[0064] In some preferred embodiments the recipient vector comprises any one of, or all of or any combination of:
  • phage origin of replication (ORI), such as an f1 ORI,
  • an expression cassette for a gene editing nuclease,
  • one or more selection marker.


[0065] In some embodiments the method according to the invention is preferred, wherein in step (c) the cccDNA vector is generated by following step of:

(a') providing the recipient vector as single stranded (ss) phagemid vector,

(b') annealing the mutagenic DNA primer to said ss phagemid vector,

(c') amplifying a covalently closed circularized (ccc)-heteroduplex dsDNA therefrom, and

(d') removing residual wild type phagemid vector DNA.



[0066] In preferred embodiments in step (d) of the invention the promoter fragment is introduced into the linker sequence by inducing a double strand break in the linker sequence, for example using a restriction enzyme, ligating said promoter element into the so induced double strand break double strand break. The term "restriction enzyme sequence" refers to a specific double stranded-DNA sequence which is recognized and cut by bacterial enzymes, each of which cut double-stranded DNA at or near a specific nucleotide sequence.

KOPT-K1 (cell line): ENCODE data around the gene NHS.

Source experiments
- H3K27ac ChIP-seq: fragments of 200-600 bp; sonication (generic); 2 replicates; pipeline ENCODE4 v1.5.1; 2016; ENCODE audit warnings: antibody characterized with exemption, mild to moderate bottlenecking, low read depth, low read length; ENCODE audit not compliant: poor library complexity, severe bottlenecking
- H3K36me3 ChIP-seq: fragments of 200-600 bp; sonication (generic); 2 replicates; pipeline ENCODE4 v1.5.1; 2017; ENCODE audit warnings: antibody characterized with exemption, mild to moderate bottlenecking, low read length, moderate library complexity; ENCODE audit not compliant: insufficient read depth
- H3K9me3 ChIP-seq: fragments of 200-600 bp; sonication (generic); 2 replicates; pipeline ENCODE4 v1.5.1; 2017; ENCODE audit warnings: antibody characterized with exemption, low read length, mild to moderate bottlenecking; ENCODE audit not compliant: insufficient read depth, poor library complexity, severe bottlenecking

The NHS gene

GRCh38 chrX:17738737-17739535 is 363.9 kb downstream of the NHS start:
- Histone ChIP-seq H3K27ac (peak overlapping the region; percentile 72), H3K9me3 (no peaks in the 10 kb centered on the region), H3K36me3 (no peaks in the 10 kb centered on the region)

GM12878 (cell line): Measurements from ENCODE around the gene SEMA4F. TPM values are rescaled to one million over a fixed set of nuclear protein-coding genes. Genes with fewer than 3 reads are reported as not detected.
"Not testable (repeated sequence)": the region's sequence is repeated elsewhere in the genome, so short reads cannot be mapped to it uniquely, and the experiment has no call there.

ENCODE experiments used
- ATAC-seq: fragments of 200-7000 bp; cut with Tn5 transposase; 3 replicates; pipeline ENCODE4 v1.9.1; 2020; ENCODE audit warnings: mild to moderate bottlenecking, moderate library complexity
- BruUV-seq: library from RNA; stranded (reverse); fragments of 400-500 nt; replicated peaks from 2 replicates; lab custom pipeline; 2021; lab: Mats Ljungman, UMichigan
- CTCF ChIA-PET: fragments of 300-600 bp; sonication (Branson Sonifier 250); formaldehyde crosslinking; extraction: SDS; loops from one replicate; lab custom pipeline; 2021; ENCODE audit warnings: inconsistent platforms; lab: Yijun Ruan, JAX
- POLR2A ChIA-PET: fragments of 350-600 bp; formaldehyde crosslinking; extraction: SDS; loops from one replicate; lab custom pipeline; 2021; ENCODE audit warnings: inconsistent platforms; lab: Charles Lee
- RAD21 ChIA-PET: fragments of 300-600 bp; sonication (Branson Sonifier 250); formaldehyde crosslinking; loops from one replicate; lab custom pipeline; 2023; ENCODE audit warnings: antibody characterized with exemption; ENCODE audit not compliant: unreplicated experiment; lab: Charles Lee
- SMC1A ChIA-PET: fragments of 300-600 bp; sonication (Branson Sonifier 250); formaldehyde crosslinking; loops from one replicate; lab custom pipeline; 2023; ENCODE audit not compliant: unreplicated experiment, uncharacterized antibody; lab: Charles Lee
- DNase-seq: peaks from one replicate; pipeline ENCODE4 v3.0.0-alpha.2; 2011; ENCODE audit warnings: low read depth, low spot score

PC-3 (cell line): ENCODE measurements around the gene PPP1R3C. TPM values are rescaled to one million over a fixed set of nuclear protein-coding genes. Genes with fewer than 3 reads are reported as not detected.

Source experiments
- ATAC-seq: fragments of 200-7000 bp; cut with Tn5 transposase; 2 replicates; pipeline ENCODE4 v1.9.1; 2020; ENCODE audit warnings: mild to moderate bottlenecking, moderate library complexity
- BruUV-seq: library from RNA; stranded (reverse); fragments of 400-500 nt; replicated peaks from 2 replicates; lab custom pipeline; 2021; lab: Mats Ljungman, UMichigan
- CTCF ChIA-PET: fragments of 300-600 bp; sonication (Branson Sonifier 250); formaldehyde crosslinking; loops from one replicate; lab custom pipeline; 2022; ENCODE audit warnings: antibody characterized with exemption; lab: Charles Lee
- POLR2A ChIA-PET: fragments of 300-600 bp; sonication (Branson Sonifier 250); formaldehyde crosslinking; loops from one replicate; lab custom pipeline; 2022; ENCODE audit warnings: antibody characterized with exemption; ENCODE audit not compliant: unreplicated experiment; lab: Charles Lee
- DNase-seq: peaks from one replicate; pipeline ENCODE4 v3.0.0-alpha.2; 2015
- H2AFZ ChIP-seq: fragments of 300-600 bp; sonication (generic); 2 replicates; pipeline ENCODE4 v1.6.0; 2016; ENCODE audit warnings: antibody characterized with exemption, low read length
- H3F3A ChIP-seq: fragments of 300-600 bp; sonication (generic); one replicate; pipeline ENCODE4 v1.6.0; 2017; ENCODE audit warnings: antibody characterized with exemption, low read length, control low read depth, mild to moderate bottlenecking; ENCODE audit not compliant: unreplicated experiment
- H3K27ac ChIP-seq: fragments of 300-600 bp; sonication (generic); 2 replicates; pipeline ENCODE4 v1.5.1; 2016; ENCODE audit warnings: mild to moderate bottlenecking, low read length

[0067] The term "sticky end" or "overhang" as used herein is generally interpreted consistently with the understanding of one of ordinary skill in the related art and includes a linear double stranded nucleic acid molecule having one or more unpaired nucleotide species at the end of one strand of the molecule, where the unpaired nucleotide species may exist on either strand and include a single base position or a plurality of base positions (also sometimes referred to as "cohesive end"). The term "blunt end" or "blunt ended" as used herein generally refers to a linear double stranded nucleic acid molecule having an end that terminates with a pair of complementary nucleotide base species, where a pair of blunt ends are always compatible for ligation to each other. Preferred restriction enzyme sites are those used in the example section of this application. However, alternative endonuclease sites are however well known in the art. Preferred in context of the present invention is that the used restriction enzyme induces either a sticky end double strand break or a blunt ended double strand break. In some embodiments it might be preferable that the linker comprises two different restriction enzyme recognition sites in close proximity to each other that are used to allow for a directional introduction of said promoter element. A close proximity in some embodiments is that both recognition sites are not more than 50, preferably 20, 10 or 5 nucleic acids apart from each other.